The Existence of God: According to Descartes Essays

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Once Descartes has "proved" his existence by way of the Cogito argument, and has determined what it is that belongs to his essence of being a thinking thing, he must move to examining questions about the world around him. However, before doing this, he thinks it better to examine the question of the existence of God. If he can prove that he was created by a perfectly benevolent creator, then his innate ideas must carry some semblance of truth, as God is not a deceiver and has placed these ideas in Descartes. Knowledge of God will allow the possibility of achieving understanding of the fundamental principles of the universe.1 Descartes offers two arguments for the existence of God. The first, considered in Meditation Three, is known as…show more content…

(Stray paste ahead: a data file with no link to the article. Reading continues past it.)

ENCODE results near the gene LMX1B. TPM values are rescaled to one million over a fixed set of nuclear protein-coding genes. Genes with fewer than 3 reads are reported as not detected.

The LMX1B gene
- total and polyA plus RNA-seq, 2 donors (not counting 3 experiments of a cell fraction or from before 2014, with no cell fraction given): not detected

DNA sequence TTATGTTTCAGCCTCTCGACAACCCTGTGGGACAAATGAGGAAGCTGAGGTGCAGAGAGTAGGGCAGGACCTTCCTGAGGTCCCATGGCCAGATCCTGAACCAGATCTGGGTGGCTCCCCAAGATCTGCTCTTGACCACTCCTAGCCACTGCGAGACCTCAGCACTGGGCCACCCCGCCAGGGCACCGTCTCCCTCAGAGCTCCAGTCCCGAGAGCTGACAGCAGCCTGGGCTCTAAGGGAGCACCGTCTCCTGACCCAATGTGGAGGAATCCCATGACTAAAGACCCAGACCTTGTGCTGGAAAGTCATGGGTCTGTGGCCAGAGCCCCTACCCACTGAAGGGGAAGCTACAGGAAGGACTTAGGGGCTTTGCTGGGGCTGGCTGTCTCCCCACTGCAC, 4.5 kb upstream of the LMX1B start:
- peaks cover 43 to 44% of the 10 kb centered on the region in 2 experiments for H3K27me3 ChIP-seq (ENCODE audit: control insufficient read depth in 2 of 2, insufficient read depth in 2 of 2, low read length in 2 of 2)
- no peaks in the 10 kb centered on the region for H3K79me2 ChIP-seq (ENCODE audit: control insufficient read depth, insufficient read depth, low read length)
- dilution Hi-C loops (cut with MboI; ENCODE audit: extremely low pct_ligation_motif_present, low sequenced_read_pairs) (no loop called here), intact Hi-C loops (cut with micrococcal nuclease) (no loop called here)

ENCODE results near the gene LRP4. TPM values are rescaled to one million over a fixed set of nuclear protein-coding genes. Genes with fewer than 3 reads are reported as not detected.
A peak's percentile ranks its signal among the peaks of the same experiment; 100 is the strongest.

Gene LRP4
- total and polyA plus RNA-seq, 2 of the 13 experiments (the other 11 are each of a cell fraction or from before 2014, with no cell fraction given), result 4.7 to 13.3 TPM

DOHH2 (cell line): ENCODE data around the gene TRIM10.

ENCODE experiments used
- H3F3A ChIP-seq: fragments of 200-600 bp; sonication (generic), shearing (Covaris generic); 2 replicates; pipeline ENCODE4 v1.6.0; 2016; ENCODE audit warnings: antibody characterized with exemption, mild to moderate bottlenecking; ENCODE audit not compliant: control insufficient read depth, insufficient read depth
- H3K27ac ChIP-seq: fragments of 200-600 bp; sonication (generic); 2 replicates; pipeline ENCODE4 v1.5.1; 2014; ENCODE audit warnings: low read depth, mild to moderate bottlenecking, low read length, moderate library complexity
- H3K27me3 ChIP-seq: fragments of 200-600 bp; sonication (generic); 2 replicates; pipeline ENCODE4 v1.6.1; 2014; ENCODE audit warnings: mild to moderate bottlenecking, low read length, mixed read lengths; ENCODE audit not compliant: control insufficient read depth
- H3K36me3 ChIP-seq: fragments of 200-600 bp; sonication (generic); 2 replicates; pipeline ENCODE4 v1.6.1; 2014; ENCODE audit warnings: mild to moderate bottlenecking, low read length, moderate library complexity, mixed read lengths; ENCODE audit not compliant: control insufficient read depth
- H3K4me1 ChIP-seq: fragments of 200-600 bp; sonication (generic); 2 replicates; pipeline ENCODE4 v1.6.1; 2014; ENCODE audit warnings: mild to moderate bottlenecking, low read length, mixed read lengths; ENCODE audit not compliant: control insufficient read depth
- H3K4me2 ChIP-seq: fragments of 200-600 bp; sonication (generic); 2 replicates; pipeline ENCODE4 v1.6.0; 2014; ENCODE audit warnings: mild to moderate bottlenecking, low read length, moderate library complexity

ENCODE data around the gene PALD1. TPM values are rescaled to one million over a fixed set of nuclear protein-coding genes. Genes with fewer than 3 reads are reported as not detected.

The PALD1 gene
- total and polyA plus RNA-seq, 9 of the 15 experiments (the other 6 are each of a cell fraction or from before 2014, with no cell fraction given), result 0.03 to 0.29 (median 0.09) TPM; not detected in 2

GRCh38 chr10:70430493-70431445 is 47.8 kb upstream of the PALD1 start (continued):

In the "Principles of Philosophy," Descartes puts forward the example of a person who has the idea of a highly sophisticated and intricate machine; all the intricacy that is contained in the idea that the person has must be reflected in the source of that idea, whether it be a skilled designer, or the imagination of the person themselves. Taking these three premises, Descartes arrives at the existence of God as follows: as I have an idea of a perfect being, it must contain in reality all the features that are contained merely objectively in my idea. Descartes himself cannot be the cause of the idea, as he has acknowledged that he is imperfect and ignorant of many things. Neither can the idea have come from an amalgamation of various other ideas that he has, for there would have to be an infinite regress that would in any event trace back to an original cause of the idea, which will contain formally all the perfection present only objectively in Descartes' idea. Hence, the ultimate cause of Descartes' idea of God must possess all the attributes that Descartes perceives it to have, and therefore it can be concluded that God necessarily exists. The Causal Adequacy Feature is open to counterexamples. Its weakness is that it suggests that there can be no cases of objects being "greater than the sum of their parts." For example, the strength inherent in a bridge must, according to Descartes, be contained in the girders and rivets that make it up. If
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